7' Large adult size (max. 130.4 mm SL); trunk with 5-9 (mode = 7) dark bars in specimens larger than 25 mm SL (smaller specimens with 4 bars; specimens larger than 85 mm SL may not show clear bands on the trunk); dorsal-pelvic depth 22-32% (mean 27 %) of SL (rio Purus drainage) ........................................................ P. purusiensis

Material examined. Panaqolus albomaculatus : Ecuador: USNM 167909, holotype, 91.1 mm SL, río Pucuno, tributary of Suno (altitude 350-400 m). USNM 167910, paratype, 81.7 mm SL, río Cotapino, tributary of río Pucuno. USNM 167908, paratypes, 4, 48.5-78.5 mm SL, Pastaza, río Bobonaza, Pastaza drainage. Peru: Amazonas: AUM 45502, 5, 39.6-103.7 mm SL, río Marañón, log riffle, 1.57 km ENE of Juan Valesco (Sta Maria de Nieva). AUM 45507, 5, 79.1-114.8 mm SL, río Marañón, log riffle, 1.57 km ENE of Juan Valesco (Sta Maria de Nieva). LACM 36357-33, 72.3 mm SL, río Cenepa, vicinity of Huampami. LACM 42001-9, 2, 91.4113.3 mm SL, 100 m downstream from Caterpiza. LACM 41740-18, 99.8 mm SL, río Marañón at confluence with río Nieva at Sta. Maria de Nieva. LACM 36330-5, 120.2 mm SL, Caterpiza, quebrada. LACM 42005-10, 94.6 mm SL, 1 km upstream from Caterpiza. LACM 36313-3, 2, 84.9-96.1 mm SL, Peru, Amazonas, río La Poza. LACM 42115-6, 54.8 mm SL, Caterpiza. UFRO-I 17825, 77.5 mm SL, aquarium specimen. Panaqolus changae: Peru: Loreto: MUSM 17107, holotype, 58.8 mm SL, río Itaya, 11 km SSW center of Iquitos at bearing 39°. SIU 29928, paratype, 45.2 mm SL, río Itaya, 11 km SSW center of Iquitos at bearing 39°. INHS 42419, paratypes, 2, 38.5-83.0 mm SL, río Itaya, 11km SSW center of Iquitos at bearing 39°. AUM 28908, 5, 53.0-84.5 mm SL, río Momon, ca. 8 hours by boat from Iquitos. Panaqolus dentex: Peru: Loreto: BMNH1867.6.13.37, holotype, 58.8 mm SL, rio Xeberos, Huallaga drainage. Amazonas: FMNH 96952, 73.8 mm SL, Peru, Amazonas, Caterpiza. LACM 39892-1, 3, 46.9-67.7 mm SL, Shaime, village on río Yutupis, from small quebrada. LACM 41993-6, 2, 66.9-68.3 mm SL, 3 km upstream from Caterpiza. LACM 41995-3, 71.1 mm SL, 3 km upstream from Caterpiza-Kusuim. LACM 36329-6, 41.4 mm SL, Caterpiza, quebrada. LACM 41946-1, 38.3 mm SL, 200 m upstream from Caterpiza. LACM 39952-1, 4, 43.6-72.9 mm SL, Small Quebrada in Galilea, tributary to río Santiago. AMNH 218002, 76.7 mm SL, río Santiago. Ecuador:Napo: FMNH 97595, 2, 67.6-73.5 mm SL, Quebrada Apoalla, tributary to lower río Shushufindi, Napo drainage. FMNH 97596, 2, 74.1-78.4 mm SL, lower río Bobonaza at Chicherata, about 25 km upstream from mouth of río Pastaza. FMNH 97593, 41.4 mm SL, Estero Samonayacu, about 3.5 km SW of the bridge over río Napo along road from Coca to río Tiputini. Panaqolus gnomus: Ecuador: Pastaza: FMNH 70860, holotype, 56.5 mm SL, Cusuimi, on río Cusuimi, about 150 km SE of Puyo. FMNH 97598, paratypes, 2, 56.0-56.1 mm SL, río Bobonaza at Sarayacu, Pastaza drainage. FMNH 97597, paratypes, 3, 53.0-55.7 mm SL, Cusuimi, on río Cusuimi, about 150 km SE of Puyo. Orellana: USNM 163912, paratype, 60.9 mm SL, Orellana, río Suno, upper, Napo drainage. Peru: Amazonas: FMNH 96950, paratype, 69.2 mm SL, río Cenepa, vicinity of Huampami, elevation 700m. LACM 42005-11, paratype, 62.0 mm SL, 1 km upstream from Caterpiza. LACM 42115-7, paratypes, 2, 59.9-67.7 mm SL, Caterpiza. LACM 41992-6, paratypes, 2, 59.3-63.6 mm SL, 500 m upstream from Caterpiza. LACM 36330-4, paratypes, 2, 59.8-63.2 mm SL, Caterpiza, quebrada. AUM 45505, 5, 51.0-64.3 mm SL, río Marañón, log riffle, 1.57 km ENE of Juan Valesco (Sta Maria de Nieva). AUM 45501, 10, 47.0-68.3 mm SL, same data as AUM 45505. Panaqolus koko: SMF 9702, 84.7 mm SL, French Guyana:Saint Laurent du Maroni: Maroni River, Saut Ga-kaba to Apatou. Panaqolus maccus: Venezuela: MCBUCV-V 24010, holotype, 66.0 mm SL, Portuguesa, río Las Marinas, upstream from bridge on Route 5 east of Cuanare, tributary of río Portugesa. FMNH 97603, paratypes, 3, 29.0-49.8 mm SL, same data as holotype. FMNH 105998, 3, 31.8-52.2 mm SL, Barinas, río Anaro, ca.10 minutes from mouth in río Suripa, río Apuré drainage. USNM 265675, 31.6 mm SL, Bolivar, río Orinoco, Cove, Tslote de Fajardo, 182 nautic miles upstream from Sea Buoy. Panaqolus nocturnus: Peru:Amazonas: LACM 41729-51, holotype, 138.9 mm SL, río Santiago at La Poza. FMNH 96955, paratypes, 137.8 mm SL, río Santiago at La Poza, outside mouth of quebrada by airport. LACM 41729-35, paratypes, 4, 71.3-123.4 mm SL, río Santiago at La Poza. LACM 41723-5, paratypes, 4, 111.1-123.5 mm SL, río Santiago at La Poza. AUM 45558, 6, 68.4-116.6 mm SL, río Marañón, 6.3 km NE of Juan Velasco (Sta Maria de Nieva). AUM 45500, 2, 130.5-143.9 mm SL, río Marañón, log riffle, 1.57 km ENE of Juan Velasco (Sta Maria de Nieva). AUM 45508, 3, 69.8-101.5 mm SL, río Marañón, 12 km N Imacita. Ecuador: Pastaza: FMNH 97600, paratypes, 2, 66.7-96.9 mm SL, lower río Bobonaza at Chicherota, ca. 25 km upstream from mouth with río Pastaza. Napo: FMNH 97599, paratypes, 121.5 mm SL, río Aguarico near Destacamento militar Cuyabeno and confluence of río Cuyabeno - río Aguarico, Napo drainage. USNM 167907, paratypes, 2, 103.5-109.0 mm SL, río Bobonaza, Napo drainage. USNM 177209, paratype, 92.2 mm SL, río Bobonaza at Chicherota, about 25 km upstream from mouth in río Pastaza. Panaqolus purusiensis: Brazil: Acre: AMNH 12600, holotype, 106.7 mm SL, vicinity of the mouth of rio Macauã (or Macauhan), a tributary of rio Iaco (or Yaco), which, in turn, is a tributary of rio Purus (09°11'S 68°43'W), 1934, B. A. Krukoff. USNM 94665, 1, 110.6 mm SL, same data as holotype. MSNM Pi43, 1, 126.4 mm SL, same data as holotype. UFRO-I 17720, 11, 15.5-83.1 mm SL, rio Macauã near mouth with rio Iaco (9°11'27"S 68°43'12"W), 16 Aug 2011, C. A. Cramer & J. A. L. Filho. UFRO-I 17723, 1, 15.7 mm SL, rio Macauã near mouth with rio Iaco (09°11'24"S 68°43'08"W), 16 Aug 2011, C. A. Cramer & J. A. L. Filho. MCP 35621, 2, 59.7-78.1 mm SL, rio Riozinho do Andirá at BR-364 between Rio Branco and Sena Madureira (09°43'21"S 68°07'45"W), 22 Jul 2004, R. Reis et al. Peru: Ucayali: MCP 45733, 2, 107.6-114.0 mm SL, río Curanja near confluence with río Purús (09°57'06"S 70°55'33"W), 25 Jul 2010, R. Reis et al. MUSM 39425, 1, 130.4 mm SL, río Curanja at mouth with río Purus (09°57'10.9"S 70°55'56.6"W), 25 Jul 2010, J. Albert et al. Panaque armbrusteri: Brazil: Pará: INPA 37460, 6, 70.9-74.7 mm SL, Xingu drainage. ZMA 120.179, 1, 345 mm SL, rio Itacaiunas. Panaque sp.: Brazil: Goiás: MNRJ 13299, 7, 103.1-122.0 mm SL, rio Tocantins near Minaçu. MNRJ 13297, 1, 209.0 mm SL, rio Tocantins near Minaçu. Parancistrus aurantiacus: Brazil: without locality: ZMA 119.815, 4, 50-64 mm SL. ZMA 119.388, 2, 74-94 mm SL. ZMA 120.463, 2, 99-125 mm SL. Pseudancistrus barbatus: Suriname: without locality: ZMA 106.331, 174, 38-203 mm SL.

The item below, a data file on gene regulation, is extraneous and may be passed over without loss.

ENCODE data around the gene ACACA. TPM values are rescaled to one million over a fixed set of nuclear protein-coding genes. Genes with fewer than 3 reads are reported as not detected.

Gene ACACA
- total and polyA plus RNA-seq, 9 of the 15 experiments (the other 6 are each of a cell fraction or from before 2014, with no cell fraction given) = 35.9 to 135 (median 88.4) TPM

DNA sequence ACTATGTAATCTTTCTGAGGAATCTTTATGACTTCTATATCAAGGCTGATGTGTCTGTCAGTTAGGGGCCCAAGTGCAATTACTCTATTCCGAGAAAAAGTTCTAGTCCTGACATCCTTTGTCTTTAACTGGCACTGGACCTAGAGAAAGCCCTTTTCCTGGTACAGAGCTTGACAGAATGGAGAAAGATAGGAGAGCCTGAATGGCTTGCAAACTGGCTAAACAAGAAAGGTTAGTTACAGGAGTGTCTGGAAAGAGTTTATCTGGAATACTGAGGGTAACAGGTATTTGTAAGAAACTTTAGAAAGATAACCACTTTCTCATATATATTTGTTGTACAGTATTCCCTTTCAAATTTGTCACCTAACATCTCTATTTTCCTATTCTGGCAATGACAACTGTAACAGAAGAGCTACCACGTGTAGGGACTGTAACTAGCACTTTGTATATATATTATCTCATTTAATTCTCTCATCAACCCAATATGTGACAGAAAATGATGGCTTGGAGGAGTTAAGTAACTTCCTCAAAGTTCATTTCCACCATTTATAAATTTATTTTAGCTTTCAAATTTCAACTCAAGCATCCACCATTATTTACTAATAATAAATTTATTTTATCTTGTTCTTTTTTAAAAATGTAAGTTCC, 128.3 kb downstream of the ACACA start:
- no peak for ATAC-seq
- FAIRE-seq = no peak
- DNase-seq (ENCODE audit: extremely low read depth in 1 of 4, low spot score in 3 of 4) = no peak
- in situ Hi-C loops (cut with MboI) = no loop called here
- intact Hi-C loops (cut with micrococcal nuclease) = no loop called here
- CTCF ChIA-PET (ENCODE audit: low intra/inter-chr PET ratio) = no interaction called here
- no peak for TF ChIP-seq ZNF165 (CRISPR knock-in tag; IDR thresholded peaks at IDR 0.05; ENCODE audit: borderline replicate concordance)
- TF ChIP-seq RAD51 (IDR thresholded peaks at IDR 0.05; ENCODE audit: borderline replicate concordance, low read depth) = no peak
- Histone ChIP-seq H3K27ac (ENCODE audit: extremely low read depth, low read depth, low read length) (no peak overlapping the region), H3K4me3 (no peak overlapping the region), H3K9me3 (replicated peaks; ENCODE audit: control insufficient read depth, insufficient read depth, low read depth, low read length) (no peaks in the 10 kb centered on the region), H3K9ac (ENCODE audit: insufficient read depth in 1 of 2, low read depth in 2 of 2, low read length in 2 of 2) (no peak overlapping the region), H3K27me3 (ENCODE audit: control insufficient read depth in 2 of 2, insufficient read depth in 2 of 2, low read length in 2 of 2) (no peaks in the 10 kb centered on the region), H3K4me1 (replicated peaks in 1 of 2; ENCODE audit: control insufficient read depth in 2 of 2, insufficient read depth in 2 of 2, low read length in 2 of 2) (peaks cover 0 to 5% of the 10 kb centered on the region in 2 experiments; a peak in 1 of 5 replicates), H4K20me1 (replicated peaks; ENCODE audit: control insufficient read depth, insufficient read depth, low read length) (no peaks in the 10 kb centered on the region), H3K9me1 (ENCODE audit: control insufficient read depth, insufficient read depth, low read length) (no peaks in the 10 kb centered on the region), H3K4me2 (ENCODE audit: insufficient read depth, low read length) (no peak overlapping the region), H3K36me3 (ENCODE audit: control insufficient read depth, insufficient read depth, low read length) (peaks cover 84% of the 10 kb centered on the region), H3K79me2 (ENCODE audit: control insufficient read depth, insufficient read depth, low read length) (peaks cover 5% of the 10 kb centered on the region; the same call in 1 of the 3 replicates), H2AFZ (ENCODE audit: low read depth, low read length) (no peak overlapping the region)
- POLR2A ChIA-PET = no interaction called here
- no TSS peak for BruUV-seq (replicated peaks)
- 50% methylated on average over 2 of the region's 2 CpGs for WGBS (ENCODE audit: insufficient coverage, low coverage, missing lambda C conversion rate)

I am grateful to João Alves de Lima Filho (UNIR) and Lisandro Juno (UFAC) for their support during the fieldtrip to the type locality. Thanks are due to James Maclaine (BMNH), Giorgio Bardelli (MSNM), Jonathan Armbruster (AUM), Richard Vari (USNM), Leo Smith and Kevin Swagel (FMNH), and Rick Feeney (LACM) for receiving me at their museum collections. Andreas Tanke (Neustadt am Rübenberge, Germany) contributed with valuable discussions about the genus Panaqolus. Diogo Hungria compiled the distribution map and helped taking the pictures of the teeth. Kevin Swagel and Julian Dignall improved considerably the English of my manuscript. Andrea de Carvalho Paixão and two anonymous reviewers revised the manuscript and helped to improve it. Financial support: DCR fellowship from CNPq and SEPLAN-RO (process 350674/2010-8). I am especially grateful to my wife Tassiana D. B. P. Cramer who supported all my fieldtrips and travel to visit museum collections.

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Received: May 02, 2013; Accepted: October 14, 2013